1st class seats on an Azuma train   Buffet counter on Azuma train

First class seats on an Azuma.  Larger photo.

 

Buffet counter on Azuma.  Larger photo.

Complimentary food & wine in 1st class   Azuma train seat reservation display   Luggage racks on an Azuma train to Edinburgh

Complimentary food & wine is served at your seat in 1st class on Mondays-Fridays.

 

An electronic display shows which seats are reserved and which are free.

 

You simply put your luggage on the racks.

Lo-cost Lumo trains

Lumo is a new open-access operator (an operator running trains on a fully-commercial basis with no government contract).  They started lo-cost train service between London & Edinburgh on 25 October 2021 with 2 trains per day each way, ramping up to 5 per day in early 2022.  The trains are all standard class (no first class) with power sockets & USB ports at all seats, free WiFi and good legroom.  There's plenty of space for luggage, a refreshment trolley and LumoEats, the ability to pre-order food & drink online from known brands like M&S for delivery to your seat.  It's a really smart train - the only thing lo-cost is the price.  I travelled from London to Edinburgh on Lumo's press & media preview train on 21 October 2021, see the video here.

London to Edinburgh Lumo train

Lumo class 803 train, similar to LNER's Azumas but with a different all-one class interior.

One-class seating on a London-Edinburgh Lumo train   London-Edinburgh Lumo train

One-class seating on Lumo.  Larger photo.

 

Lumo train.

Back to top

London Kings Cross station

London Kings Cross station

Kings Cross station, showing Cubitt's elegant facade of 1852 which faces the Euston Road.  The ugly 1970s extension which sat in front of it for 40 years has been removed, opening up the area as a pleasant square occasionally now used for a farmers' market.  More information on the station's history.  You can find a plan of the station at www.nationalrail.co.uk/stations, enter KGX.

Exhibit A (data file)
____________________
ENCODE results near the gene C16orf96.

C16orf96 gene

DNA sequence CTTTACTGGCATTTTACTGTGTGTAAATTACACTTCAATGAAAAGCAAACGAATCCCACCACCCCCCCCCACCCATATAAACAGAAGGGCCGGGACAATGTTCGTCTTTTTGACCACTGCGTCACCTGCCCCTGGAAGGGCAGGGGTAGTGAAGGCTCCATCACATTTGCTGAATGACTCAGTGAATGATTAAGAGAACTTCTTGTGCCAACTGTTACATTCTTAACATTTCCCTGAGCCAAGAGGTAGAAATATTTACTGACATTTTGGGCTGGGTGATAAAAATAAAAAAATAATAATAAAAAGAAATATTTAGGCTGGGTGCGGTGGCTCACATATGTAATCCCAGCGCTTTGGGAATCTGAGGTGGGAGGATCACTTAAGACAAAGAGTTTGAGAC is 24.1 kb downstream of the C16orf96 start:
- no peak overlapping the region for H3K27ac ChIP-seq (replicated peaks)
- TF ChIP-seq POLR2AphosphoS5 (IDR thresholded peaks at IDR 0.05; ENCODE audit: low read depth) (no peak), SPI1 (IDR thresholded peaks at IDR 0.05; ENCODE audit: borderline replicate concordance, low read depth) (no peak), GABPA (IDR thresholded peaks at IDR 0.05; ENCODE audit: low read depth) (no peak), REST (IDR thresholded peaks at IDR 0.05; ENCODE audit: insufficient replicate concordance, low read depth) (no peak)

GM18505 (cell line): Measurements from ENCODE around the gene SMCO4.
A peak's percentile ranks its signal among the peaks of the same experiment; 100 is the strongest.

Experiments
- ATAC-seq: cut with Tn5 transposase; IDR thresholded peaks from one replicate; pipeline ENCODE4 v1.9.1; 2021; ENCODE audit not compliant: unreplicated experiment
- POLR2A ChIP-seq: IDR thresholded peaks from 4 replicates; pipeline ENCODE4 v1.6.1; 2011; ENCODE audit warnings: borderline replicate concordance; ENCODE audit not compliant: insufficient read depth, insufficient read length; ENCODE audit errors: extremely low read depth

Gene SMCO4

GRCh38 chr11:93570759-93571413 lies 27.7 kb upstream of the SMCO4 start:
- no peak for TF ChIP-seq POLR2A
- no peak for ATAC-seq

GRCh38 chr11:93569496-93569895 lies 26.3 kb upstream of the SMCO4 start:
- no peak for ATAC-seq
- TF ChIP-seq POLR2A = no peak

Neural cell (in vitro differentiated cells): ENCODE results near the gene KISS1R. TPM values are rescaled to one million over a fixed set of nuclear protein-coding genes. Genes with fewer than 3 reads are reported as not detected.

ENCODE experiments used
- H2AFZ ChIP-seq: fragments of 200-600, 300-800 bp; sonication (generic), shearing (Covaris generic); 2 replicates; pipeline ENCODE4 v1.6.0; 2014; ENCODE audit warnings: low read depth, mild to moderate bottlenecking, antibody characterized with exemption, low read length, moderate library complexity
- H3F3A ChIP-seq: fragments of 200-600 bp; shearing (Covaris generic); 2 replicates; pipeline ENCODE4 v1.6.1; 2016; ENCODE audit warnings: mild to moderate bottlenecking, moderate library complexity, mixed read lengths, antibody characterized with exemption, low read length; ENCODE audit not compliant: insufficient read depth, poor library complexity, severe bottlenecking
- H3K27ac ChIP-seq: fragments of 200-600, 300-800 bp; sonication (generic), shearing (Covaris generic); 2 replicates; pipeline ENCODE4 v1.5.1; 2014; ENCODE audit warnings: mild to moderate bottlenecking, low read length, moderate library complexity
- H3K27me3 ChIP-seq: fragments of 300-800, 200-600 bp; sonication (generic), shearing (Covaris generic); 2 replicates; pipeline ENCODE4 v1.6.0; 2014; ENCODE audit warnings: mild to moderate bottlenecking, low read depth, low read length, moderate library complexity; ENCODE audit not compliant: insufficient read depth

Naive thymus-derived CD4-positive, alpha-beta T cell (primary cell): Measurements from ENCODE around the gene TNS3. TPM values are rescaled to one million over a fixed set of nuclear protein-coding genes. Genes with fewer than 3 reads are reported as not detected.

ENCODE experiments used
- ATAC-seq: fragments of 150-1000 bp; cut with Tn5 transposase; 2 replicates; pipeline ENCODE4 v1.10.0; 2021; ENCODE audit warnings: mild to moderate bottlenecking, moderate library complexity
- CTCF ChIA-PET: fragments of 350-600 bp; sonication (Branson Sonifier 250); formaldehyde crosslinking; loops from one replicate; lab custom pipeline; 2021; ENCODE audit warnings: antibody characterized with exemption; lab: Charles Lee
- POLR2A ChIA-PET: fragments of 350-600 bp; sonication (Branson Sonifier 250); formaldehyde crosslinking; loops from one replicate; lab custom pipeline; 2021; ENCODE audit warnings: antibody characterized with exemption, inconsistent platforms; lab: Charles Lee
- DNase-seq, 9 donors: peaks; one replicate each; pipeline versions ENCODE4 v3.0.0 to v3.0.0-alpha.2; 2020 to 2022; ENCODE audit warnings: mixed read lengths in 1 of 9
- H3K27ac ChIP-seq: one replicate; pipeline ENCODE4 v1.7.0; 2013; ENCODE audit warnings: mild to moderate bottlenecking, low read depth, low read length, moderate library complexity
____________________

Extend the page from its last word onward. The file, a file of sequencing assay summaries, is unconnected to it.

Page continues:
The new station concourse at Kings Cross

A 'flying saucer' housing a spacious new concourse has been built alongside the original station, on the left hand side as you look at Cubitt's original facade.  This photo was taken from the balcony where you'll find various food outlets.  The ticket office is on the right.  The Harry Potter trolley is almost dead centre in the photo, and the excellent Parcel Yard pub is at the back. 

Access to/from the platforms is though automatic ticket gates, so have your ticket handy.  In this photo the gates are just out of shot to the right, go through them and walk behind the buffer stops to the platform for your train.

Kings Cross station clock   Platform 9 3/4 - the Harry Potter exhibit at Kings Cross